رفاه کودکان بعنوان دروازه ورود به خدمات خشونت خانگی
|کد مقاله||سال انتشار||مقاله انگلیسی||ترجمه فارسی||تعداد کلمات|
|36136||2005||19 صفحه PDF||سفارش دهید||9021 کلمه|
Publisher : Elsevier - Science Direct (الزویر - ساینس دایرکت)
Journal : Children and Youth Services Review, Volume 27, Issue 11, November 2005, Pages 1203–1221
This paper uses data from the National Survey of Child and Adolescent Well Being to examine the identification of domestic violence (DV) by child welfare workers during investigations of maltreatment and determine how this contributes to the receipt of DV services. The study focuses on female caregivers of children remaining in the home following the investigation (n = 3165). While child welfare workers indicate that active DV is present in only 12% of families investigated for maltreatment, 31% of caregivers reported DV victimization in the past year. The sensitivity of reports of DV is low between caregivers and workers, with both reporting active or recent DV in only 8% of families. Substance abuse by the primary caregiver is a strong predictor of under identification of DV by the child welfare worker (OR = 7.6). Overall, about half of the caregivers with active DV identified by the worker received DV services over the 18 months following the investigation. Logistic regression analyses examined whether receipt of child welfare services (CWS) increases the likelihood that a referral will be made to DV services and whether caregivers will then obtain these services. Both the identification of DV by the worker and having an open CWS case are significant contributors to receipt of DV services.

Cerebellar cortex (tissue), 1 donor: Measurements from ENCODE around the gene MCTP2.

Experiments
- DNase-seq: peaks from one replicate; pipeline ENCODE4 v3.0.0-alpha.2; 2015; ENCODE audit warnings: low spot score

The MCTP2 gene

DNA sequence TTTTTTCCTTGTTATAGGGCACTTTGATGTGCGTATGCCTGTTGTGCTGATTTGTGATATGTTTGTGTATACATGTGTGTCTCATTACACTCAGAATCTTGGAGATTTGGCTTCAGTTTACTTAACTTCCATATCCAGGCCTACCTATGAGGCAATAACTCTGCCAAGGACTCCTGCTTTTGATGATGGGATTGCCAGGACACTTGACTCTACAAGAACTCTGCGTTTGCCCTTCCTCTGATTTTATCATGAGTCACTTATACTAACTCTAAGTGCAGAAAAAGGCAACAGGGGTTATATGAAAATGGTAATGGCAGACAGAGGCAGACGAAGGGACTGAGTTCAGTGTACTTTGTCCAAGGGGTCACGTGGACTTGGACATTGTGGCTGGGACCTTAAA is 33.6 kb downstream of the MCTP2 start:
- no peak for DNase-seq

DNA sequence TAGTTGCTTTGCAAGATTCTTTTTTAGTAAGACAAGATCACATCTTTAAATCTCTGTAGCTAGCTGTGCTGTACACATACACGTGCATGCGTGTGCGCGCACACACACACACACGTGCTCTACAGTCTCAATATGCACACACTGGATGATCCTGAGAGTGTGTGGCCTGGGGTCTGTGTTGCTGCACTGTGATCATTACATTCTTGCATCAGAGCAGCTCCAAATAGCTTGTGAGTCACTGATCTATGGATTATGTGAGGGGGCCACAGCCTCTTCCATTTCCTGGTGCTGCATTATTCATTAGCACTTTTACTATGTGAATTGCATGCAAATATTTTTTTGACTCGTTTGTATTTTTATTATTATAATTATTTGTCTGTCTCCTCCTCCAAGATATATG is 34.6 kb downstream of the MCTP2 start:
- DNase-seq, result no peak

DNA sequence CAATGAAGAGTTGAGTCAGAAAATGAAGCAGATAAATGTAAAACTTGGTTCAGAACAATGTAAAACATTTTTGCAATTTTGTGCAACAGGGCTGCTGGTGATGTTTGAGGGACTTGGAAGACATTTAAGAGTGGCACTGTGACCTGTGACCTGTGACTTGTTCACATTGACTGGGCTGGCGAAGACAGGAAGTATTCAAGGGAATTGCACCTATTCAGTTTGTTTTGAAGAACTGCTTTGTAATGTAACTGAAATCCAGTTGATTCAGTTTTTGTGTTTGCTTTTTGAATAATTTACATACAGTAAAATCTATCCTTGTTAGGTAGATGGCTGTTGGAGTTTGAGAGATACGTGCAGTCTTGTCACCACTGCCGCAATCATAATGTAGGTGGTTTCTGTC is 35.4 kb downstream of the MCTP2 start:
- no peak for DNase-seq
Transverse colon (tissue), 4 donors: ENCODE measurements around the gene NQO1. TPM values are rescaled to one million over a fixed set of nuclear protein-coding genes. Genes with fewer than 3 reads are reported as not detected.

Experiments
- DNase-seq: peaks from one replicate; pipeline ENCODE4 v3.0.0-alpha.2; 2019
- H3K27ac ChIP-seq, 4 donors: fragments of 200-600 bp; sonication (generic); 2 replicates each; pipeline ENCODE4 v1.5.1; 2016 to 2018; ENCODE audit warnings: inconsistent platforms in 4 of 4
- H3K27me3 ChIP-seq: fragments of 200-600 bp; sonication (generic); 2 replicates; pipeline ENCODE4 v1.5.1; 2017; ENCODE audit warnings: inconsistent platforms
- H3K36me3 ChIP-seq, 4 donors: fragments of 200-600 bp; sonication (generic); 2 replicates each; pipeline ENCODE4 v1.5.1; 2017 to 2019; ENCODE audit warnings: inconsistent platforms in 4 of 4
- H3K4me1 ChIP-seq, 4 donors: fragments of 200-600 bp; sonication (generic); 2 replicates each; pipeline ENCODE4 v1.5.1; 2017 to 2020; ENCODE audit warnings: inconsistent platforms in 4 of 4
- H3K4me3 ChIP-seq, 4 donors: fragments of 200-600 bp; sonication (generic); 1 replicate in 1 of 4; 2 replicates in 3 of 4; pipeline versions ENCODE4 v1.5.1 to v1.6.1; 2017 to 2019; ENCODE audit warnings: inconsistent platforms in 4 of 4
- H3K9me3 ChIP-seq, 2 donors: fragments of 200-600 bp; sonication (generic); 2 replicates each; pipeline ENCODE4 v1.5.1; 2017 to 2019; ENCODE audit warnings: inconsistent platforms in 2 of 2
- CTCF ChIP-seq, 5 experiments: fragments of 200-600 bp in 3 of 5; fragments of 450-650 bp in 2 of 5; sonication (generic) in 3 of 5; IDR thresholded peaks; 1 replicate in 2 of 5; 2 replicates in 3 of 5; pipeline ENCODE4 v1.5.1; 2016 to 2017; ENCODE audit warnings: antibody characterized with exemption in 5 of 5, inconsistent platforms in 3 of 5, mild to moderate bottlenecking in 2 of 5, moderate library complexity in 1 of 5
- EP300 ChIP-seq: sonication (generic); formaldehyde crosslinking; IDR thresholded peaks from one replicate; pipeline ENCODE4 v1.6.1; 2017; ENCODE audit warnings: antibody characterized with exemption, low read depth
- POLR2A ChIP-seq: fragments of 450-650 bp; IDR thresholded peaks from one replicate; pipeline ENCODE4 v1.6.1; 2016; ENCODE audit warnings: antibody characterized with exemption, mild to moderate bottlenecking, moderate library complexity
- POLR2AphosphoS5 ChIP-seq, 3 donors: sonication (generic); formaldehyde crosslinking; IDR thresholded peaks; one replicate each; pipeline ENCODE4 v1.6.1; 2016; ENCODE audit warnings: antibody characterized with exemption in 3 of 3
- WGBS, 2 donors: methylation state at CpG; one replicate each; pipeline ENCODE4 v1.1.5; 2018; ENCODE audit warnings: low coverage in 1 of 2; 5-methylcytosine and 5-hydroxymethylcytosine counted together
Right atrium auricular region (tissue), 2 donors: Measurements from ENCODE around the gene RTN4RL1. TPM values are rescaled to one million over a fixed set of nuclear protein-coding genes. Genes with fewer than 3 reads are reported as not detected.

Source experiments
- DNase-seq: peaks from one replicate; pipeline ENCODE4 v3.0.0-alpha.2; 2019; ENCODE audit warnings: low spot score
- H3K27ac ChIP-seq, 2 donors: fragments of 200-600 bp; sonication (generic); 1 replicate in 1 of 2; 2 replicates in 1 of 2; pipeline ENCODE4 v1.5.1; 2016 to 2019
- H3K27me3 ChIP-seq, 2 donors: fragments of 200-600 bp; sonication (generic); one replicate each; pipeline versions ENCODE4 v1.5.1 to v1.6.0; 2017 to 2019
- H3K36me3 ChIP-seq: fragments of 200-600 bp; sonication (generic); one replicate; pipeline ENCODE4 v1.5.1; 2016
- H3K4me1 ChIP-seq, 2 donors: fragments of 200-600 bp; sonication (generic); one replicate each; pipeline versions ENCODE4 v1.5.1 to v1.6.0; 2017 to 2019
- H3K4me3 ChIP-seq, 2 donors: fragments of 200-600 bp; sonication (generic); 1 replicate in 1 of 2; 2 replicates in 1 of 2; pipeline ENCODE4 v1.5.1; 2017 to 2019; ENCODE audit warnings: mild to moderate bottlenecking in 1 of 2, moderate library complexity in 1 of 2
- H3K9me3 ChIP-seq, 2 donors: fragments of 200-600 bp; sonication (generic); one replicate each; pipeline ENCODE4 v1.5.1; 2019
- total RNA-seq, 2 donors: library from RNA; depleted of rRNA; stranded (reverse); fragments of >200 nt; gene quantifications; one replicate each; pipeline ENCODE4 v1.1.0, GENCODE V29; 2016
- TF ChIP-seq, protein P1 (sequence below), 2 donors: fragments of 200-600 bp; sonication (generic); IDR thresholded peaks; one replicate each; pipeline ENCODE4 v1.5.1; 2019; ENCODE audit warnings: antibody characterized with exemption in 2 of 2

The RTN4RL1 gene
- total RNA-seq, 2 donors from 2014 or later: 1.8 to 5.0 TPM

Previous research on the co-occurrence of domestic violence (DV) and child maltreatment strongly suggests that children who have been involved with child welfare services (CWS) are often exposed to DV. Child welfare workers concluded that DV was present in 28% of the 125 caregivers indicating a current or recent relationship in a sample drawn from families in CWS in New York City (Magen, Conroy, Hess, Panciera, & Levy Simon, 2001). In another study of 74 CWS cases, workers expressed a belief that DV had happened or had a high risk of happening in 32% of the cases (Shepard & Raschick, 1999). More than half (57%) of caregivers with a history of severe DV victimization entering the child welfare system have had previous contact with CWS (Hazen, Connelly, Kelleher, Landsverk, & Barth, 2004). On the basis of the recognition of this co-occurring risk, states have begun to change their risk assessment procedures and laws to ensure preemptive attention to children in families with DV. Yet, the estimates on which new policies and practices are based are from small samples drawn from local agency case record reviews and do not capture the majority of child welfare cases.